Seattle Summer Interns Recall Their Experiences
Lauren Jaech, UW Law ’23 – During my time as an intern at ULP, I was able to speak directly with clients about their cases and even represent a few in their administrative hearings. This was an incredible experience as I got to practice preparing for hearings, interviewing clients, performing direct and cross-examination, and giving closing arguments. I also got to improve upon my research and writing skills by helping to draft a superior court appeal and petition for review and by conducting policy research about current legislation surrounding unemployment law.
Marisa Forthun, UW Law ’22 – As a Legal Intern this past summer, I had the fantastic opportunity to work directly with clients and advocate on their behalf at administrative hearings. It was really rewarding being able to see the impact that my work had on clients and their circumstances, especially during the COVID-19 pandemic. The team at ULP—from the staff attorneys to my fellow law students—was also incredibly supportive, encouraging, and helpful.
Victoria Kroeger, SU Law ’23 – As a first-generation law student, ULP provided a unique opportunity to practice and hone skills that I previously had never experienced. The staff is incredible and stands true to their values and the belief that everyone deserves access to justice. I’ll never forget the joy and celebration in clients’ and attorneys’ voices as I shared wins with them; there truly is no other organization like ULP.
Thanks from the Director
By John Tirpak, Executive Director
The year 2021 has been even more challenging than 2020. Our offices receive over 200 calls per day from people needing help. Many people are facing overpayment notices for $20,000, $30,000, or more.
This year we have been able to represent over 1000 workers in hearings with ULP staff, volunteer attorneys, and law students. We have referred over 1000 cases to attorneys on the Office of Civil Legal Aid panel.
Special thanks for ongoing funding for ULP from the Legal Foundation of Washington, Office of Civil Legal Aid, King County, and individual donors.
We would also like to thank the Washington State Labor Council, member unions, and other unions in the state for their generous contributions in 2021.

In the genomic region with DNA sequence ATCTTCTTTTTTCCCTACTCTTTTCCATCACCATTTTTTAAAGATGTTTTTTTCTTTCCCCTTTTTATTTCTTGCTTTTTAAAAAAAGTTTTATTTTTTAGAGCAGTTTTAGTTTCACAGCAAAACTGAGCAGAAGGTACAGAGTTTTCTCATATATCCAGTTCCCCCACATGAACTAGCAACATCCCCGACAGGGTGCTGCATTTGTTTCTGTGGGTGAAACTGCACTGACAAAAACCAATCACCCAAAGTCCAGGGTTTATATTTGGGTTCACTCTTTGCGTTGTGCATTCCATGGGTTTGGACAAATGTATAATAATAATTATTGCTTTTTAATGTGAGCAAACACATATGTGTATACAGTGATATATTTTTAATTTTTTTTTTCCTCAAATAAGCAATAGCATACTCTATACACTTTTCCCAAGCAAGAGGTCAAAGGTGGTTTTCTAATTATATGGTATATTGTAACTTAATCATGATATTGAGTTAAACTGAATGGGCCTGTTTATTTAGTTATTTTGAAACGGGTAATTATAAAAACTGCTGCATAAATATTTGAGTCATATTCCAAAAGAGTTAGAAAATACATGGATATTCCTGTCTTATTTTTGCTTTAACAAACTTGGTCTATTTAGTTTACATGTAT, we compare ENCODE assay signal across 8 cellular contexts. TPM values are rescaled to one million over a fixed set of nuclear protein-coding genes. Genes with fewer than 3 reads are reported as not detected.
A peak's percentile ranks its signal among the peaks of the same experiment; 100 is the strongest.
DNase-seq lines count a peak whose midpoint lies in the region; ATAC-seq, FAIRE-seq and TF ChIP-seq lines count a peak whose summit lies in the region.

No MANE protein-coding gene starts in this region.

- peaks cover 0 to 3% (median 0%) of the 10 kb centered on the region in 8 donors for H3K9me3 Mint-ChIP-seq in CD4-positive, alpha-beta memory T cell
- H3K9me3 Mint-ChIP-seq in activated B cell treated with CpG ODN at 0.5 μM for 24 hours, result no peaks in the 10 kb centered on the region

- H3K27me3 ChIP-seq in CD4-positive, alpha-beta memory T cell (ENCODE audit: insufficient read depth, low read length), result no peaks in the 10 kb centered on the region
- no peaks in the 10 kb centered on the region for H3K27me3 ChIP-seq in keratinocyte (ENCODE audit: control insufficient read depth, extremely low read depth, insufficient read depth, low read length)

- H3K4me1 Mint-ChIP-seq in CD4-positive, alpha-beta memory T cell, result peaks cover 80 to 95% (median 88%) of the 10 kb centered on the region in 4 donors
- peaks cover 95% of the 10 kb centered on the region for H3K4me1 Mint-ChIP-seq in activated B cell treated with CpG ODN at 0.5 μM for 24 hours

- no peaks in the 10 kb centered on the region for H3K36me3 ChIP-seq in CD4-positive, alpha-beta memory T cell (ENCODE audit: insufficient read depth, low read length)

Extra special thanks to the Sheridan Law Firm for their pro bono work on the petition for the writ of mandamus. The petition asked the Washington State Supreme Court to order ESD to make prompt payment of benefits as required by law. The court remanded the case to Thurston County Superior Court and the judge ruled that ULP did not have standing. While the case has now been dismissed, the case had significant impact in bringing the issue to light.
The ongoing support of our friends will allow ULP to meet the continued challenges in 2022.
The Unemployment Law Project Team
John Tirpak, Executive Director/Attorney
Juliana Repp, Spokane Managing Attorney
Anne Paxton, Staff Attorney & Policy Director
Hyun-Ji Lee, Senior Staff Attorney
Meg Bridewell, Staff Attorney
Lavena Staten, Staff Attorney
Mikayla Goodwin, Staff Attorney
Nicholas Frontin, Staff Attorney
Peggy Rodriguez, SU Fellow
Andy Paroff, UW Fellow
Ahmed Abdi, Outreach Coordinator
Jason Arends, Office Manager/Paralegal
Erica Nunez, Legal Assistant
Siem Hok, Legal Assistant
Shi Ya Ni, Legal Assistant
Nick Taylor, Legal Assistant
ULP BOARD OF DIRECTORS
Joseph Shaeffer, President
Jennifer Murray, Vice President
Jeneé Jahn, Treasurer
Eric Gonzalez, Secretary
Anna Marie Shearlock
Sabiha Malikani Ahmad